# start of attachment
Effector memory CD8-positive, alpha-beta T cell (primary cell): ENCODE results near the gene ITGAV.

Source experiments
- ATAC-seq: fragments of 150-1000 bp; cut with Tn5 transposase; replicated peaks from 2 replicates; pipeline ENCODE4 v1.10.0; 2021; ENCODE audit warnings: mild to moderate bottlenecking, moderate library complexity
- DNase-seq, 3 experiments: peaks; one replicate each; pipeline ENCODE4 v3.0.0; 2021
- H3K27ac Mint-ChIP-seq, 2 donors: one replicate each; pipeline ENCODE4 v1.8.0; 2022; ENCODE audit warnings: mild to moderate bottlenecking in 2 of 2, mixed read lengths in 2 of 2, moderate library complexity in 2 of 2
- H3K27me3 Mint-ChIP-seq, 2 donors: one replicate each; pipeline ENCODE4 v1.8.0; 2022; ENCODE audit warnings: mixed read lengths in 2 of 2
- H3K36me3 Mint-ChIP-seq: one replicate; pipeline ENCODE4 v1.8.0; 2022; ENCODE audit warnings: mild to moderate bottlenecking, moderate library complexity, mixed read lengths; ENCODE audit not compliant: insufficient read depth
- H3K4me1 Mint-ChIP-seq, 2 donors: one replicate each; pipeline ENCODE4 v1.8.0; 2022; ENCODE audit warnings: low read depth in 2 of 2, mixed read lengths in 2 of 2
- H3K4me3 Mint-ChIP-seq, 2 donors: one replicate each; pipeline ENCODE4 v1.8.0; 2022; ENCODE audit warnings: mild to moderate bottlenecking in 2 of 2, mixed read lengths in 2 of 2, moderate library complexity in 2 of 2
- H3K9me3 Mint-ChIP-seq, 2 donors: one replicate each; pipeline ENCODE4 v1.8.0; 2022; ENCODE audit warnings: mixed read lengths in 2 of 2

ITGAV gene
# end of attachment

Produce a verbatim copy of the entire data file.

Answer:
Effector memory CD8-positive, alpha-beta T cell (primary cell): ENCODE results near the gene ITGAV.

Source experiments
- ATAC-seq: fragments of 150-1000 bp; cut with Tn5 transposase; replicated peaks from 2 replicates; pipeline ENCODE4 v1.10.0; 2021; ENCODE audit warnings: mild to moderate bottlenecking, moderate library complexity
- DNase-seq, 3 experiments: peaks; one replicate each; pipeline ENCODE4 v3.0.0; 2021
- H3K27ac Mint-ChIP-seq, 2 donors: one replicate each; pipeline ENCODE4 v1.8.0; 2022; ENCODE audit warnings: mild to moderate bottlenecking in 2 of 2, mixed read lengths in 2 of 2, moderate library complexity in 2 of 2
- H3K27me3 Mint-ChIP-seq, 2 donors: one replicate each; pipeline ENCODE4 v1.8.0; 2022; ENCODE audit warnings: mixed read lengths in 2 of 2
- H3K36me3 Mint-ChIP-seq: one replicate; pipeline ENCODE4 v1.8.0; 2022; ENCODE audit warnings: mild to moderate bottlenecking, moderate library complexity, mixed read lengths; ENCODE audit not compliant: insufficient read depth
- H3K4me1 Mint-ChIP-seq, 2 donors: one replicate each; pipeline ENCODE4 v1.8.0; 2022; ENCODE audit warnings: low read depth in 2 of 2, mixed read lengths in 2 of 2
- H3K4me3 Mint-ChIP-seq, 2 donors: one replicate each; pipeline ENCODE4 v1.8.0; 2022; ENCODE audit warnings: mild to moderate bottlenecking in 2 of 2, mixed read lengths in 2 of 2, moderate library complexity in 2 of 2
- H3K9me3 Mint-ChIP-seq, 2 donors: one replicate each; pipeline ENCODE4 v1.8.0; 2022; ENCODE audit warnings: mixed read lengths in 2 of 2

ITGAV gene